Chinese PC maker Lenovo – the world’s largest, in fact – is making some big moves this year at CES 2017. After launching their own home-brewed version of Amazon Echo and Google Home, called the Lenovo Smart Assistant, they’ve now released their impressive line of laptops and hybrid 2-in-1s.
Among these is the refreshed Lenovo ThinkPad X1 Carbon, one of the nicest looking laptops we’ve seen this year. The name Carbon is derived from the lightweight carbon fibre used on the laptop lid, but the specs inside are anything but lightweight. We’ve already covered the fact that they’re bringing the Windows Precision touchpad to the new line of ThinkPads, and you can see it live on the X1 Carbon.
The laptop also has a smaller bezel footprint around its 14-inch display, in some ways mimicking the Dell XPS 13 with InfinityEdge Display that just came out, but the webcam is still at the top, unlike the XPS 13. The Lenovo ThinkPad X1 Carbon also has an IR camera for Windows Hello support. The touch sensor for biometric access is independent of the OS, making it more isolated and, hence, more secure.
The best part is the 15.5 hours of battery life promised by Lenovo, but under real-world usage conditions, anything more than 10 hours will be pretty impressive – that’s something even the 2016 MacBook Pro is having trouble consistently maintaining.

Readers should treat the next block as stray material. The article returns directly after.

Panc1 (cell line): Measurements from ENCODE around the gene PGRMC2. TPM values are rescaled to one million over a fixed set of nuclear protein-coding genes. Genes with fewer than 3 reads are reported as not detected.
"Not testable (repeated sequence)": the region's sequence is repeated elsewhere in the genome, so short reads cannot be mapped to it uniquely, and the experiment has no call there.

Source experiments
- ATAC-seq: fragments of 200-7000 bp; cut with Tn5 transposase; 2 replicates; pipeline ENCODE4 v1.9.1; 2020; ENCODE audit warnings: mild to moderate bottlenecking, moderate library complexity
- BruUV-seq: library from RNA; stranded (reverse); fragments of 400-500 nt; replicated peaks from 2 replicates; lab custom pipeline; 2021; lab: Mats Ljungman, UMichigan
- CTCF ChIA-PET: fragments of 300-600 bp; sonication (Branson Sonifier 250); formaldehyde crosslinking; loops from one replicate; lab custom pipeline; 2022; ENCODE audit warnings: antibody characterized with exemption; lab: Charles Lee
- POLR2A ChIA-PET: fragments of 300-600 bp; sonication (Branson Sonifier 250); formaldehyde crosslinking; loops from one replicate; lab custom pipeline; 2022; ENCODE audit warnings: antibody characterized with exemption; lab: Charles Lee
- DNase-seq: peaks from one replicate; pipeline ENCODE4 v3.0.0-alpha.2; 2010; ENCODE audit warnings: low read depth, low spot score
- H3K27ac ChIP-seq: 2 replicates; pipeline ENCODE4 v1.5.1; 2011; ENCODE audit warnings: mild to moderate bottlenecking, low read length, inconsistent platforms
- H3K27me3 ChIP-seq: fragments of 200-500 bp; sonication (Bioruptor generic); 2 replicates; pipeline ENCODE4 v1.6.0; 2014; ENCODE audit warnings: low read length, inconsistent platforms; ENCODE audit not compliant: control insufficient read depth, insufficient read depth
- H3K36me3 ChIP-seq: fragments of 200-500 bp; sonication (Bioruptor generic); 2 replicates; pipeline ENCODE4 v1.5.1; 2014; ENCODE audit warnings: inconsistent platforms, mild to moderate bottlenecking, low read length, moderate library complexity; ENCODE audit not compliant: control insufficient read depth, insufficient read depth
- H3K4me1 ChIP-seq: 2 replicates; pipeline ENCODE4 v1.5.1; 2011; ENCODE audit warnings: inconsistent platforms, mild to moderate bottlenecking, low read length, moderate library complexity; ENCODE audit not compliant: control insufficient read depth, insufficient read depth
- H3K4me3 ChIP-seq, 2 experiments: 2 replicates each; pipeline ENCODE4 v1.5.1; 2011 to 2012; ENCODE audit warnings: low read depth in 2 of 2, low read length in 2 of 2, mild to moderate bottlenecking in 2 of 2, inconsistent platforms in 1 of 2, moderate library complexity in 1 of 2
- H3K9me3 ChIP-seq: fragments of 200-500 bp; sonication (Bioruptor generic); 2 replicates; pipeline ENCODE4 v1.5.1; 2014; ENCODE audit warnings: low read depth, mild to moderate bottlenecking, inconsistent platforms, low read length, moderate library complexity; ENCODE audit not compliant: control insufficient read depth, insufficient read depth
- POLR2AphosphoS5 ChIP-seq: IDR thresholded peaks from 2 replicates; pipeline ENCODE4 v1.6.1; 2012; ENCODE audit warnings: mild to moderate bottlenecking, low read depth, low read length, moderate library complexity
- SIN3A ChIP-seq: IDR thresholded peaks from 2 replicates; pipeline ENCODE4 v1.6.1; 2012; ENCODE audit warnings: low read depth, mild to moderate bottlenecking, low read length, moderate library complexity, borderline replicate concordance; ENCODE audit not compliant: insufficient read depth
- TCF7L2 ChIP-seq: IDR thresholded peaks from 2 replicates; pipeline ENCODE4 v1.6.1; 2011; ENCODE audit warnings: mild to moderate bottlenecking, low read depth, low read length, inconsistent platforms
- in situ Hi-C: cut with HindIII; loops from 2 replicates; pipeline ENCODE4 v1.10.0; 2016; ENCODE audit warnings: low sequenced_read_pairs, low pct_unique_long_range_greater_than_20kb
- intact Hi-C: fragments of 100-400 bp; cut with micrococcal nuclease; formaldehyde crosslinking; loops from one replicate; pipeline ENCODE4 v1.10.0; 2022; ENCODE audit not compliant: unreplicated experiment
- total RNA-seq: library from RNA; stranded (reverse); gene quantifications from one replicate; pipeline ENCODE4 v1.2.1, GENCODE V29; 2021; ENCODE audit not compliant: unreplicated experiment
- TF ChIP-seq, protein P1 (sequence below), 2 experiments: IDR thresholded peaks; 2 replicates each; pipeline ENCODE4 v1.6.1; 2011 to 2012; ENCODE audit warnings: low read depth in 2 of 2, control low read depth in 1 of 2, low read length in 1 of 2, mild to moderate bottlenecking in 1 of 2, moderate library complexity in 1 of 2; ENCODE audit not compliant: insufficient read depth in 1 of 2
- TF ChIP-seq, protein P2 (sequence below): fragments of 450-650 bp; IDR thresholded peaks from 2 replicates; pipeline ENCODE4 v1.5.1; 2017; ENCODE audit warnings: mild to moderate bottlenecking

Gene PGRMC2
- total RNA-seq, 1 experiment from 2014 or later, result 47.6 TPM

Unfortunately, there are a couple of drawbacks. No touchscreen option on the Lenovo ThinkPad X1 Carbon line, at least for now. It looks like the company is keeping it exclusively for the Yoga models, but that might change going by what they’ve hinted at.
The screen is 1080p and you have the option of upgrading to a 2560 x 1440 resolution, but considering the really long battery life a lot of users might just prefer the normal HD experience as a trade-off.
On the connectivity front you’ll see 2 Thunderbolt 3 / USB-C ports and two USB A ports. The USB-C port can be used for charging the device as well. No SD card slot, though, so it seems Lenovo, too, has gone the MacBook Pro way.
On the inside of the Lenovo ThinkPad is an Intel U-series processor that promises good performance. Not great, like the premium gamer’s Legion line, but good enough for the average user to browse and run a few non-intensive apps without feeling the lag.
On the whole, it’s a solid laptop with a nice “grippy” feel with zero gloss. And the fact that the X1 line is quite popular, the new X1 Carbon may well extend the product lifetime of this family of laptops until the next model is out.
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